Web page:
Posted: 1:15 p.m. Tuesday, April 9, 2013
By Jordan Rau
A study published Tuesday says Medicare may be missing factors that lead to post-hospital health problems because it isn’t counting many discharged patients who come back to the emergency room but aren’t admitted.
The study in Annals of Emergency Medicine looked at 11,976 patients discharged from Boston Medical Center, the largest safety net hospital in New England, in the first half of 2010. The total number of impatient discharges during the period studied was 15,519, including patients who were readmitted more than once.
The researchers found that a quarter of those discharges resulted in at least one emergency department visit within a month after the patients left the hospital. But 54 percent of those visits to the emergency department (ED) did not lead to a readmission and thus would not have shown up in the statistics when Medicare calculated the hospital’s readmission rate.
“By limiting the focus of hospital readmissions measurement to only inpatient-to-inpatient events and omitting ED visits shortly after hospital discharge, researchers and policymakers may be missing a substantial source of return-to-acute health care use that is managed solely in the ED,” wrote the researchers, led by Dr. Kristin Rising of the Perelman School of Medicine at the University of Pennsylvania in Philadelphia. “A comprehensive approach to understanding factors contributing to subsequent health care use in the post-hospital discharge period would include a closer look at patient use of the ED occurring within 30 days of hospital discharge.”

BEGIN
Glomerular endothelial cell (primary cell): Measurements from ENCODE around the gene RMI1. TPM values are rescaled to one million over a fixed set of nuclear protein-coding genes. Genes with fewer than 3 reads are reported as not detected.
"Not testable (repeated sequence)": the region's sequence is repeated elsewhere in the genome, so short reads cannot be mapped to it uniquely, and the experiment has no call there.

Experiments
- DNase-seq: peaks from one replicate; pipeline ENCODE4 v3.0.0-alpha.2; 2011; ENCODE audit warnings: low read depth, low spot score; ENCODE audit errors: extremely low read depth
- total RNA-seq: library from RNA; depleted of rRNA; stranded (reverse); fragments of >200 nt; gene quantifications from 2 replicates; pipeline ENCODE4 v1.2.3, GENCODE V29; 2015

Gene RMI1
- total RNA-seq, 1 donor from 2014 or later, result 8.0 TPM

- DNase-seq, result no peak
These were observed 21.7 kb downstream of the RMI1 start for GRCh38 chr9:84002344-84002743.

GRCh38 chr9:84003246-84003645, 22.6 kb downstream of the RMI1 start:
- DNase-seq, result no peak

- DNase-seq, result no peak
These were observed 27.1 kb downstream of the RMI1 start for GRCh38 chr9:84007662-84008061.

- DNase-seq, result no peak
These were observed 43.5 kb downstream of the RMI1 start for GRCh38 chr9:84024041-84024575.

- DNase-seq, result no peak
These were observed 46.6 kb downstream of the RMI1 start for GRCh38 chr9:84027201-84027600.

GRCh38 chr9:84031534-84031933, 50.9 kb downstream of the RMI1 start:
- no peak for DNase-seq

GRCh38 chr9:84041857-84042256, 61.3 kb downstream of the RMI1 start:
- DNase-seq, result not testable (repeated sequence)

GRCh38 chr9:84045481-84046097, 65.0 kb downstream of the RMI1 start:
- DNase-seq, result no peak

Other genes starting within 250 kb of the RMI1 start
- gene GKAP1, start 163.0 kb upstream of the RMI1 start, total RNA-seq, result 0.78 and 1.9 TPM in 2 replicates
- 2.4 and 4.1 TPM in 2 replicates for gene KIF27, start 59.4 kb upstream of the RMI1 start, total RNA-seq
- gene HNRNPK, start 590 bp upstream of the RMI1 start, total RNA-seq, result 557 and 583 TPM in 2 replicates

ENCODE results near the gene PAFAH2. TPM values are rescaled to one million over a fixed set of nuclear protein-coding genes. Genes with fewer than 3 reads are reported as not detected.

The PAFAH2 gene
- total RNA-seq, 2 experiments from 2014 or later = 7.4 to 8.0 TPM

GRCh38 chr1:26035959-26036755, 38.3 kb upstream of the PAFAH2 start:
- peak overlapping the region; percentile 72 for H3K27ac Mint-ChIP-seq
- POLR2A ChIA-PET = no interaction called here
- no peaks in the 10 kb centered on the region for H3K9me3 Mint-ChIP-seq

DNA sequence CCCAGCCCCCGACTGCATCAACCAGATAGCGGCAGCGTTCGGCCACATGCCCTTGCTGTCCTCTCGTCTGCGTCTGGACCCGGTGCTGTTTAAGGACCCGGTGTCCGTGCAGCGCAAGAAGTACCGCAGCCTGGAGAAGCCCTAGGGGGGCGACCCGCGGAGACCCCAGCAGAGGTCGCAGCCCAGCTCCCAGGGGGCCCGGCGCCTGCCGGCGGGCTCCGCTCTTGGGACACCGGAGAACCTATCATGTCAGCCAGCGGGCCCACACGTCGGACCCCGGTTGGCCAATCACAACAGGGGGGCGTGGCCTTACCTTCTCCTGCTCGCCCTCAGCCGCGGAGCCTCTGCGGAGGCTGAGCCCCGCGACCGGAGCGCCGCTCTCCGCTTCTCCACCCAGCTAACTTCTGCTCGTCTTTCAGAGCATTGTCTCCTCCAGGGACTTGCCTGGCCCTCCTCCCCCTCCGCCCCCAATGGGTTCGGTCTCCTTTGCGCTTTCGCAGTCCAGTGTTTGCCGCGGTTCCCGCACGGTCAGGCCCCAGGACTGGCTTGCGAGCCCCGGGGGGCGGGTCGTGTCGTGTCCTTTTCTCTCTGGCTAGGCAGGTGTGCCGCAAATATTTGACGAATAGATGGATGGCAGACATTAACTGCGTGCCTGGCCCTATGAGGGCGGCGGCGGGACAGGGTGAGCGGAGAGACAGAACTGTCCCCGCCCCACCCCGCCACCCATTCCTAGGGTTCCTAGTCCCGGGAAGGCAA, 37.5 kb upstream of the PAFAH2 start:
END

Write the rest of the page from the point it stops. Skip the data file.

Similar results were found in a study published in January in the Journal of the American Medical Association. That study calculated that for every 1,000 discharges, there were 98 treat-and-release visits to the emergency room.
Since October, Medicare has been financially penalizing hospitals with higher than expected readmission rates of elderly patients suffering from heart attacks, heart failure or pneumonia. Medicare is reducing reimbursements for 2,213 hospitals, with 276 of those losing the maximum allowed under law, 1 percent of their regular payments.
Kaiser Health News is an editorially independent program of the Henry J. Kaiser Family Foundation, a nonprofit, nonpartisan health policy research and communications organization not affiliated with Kaiser Permanente.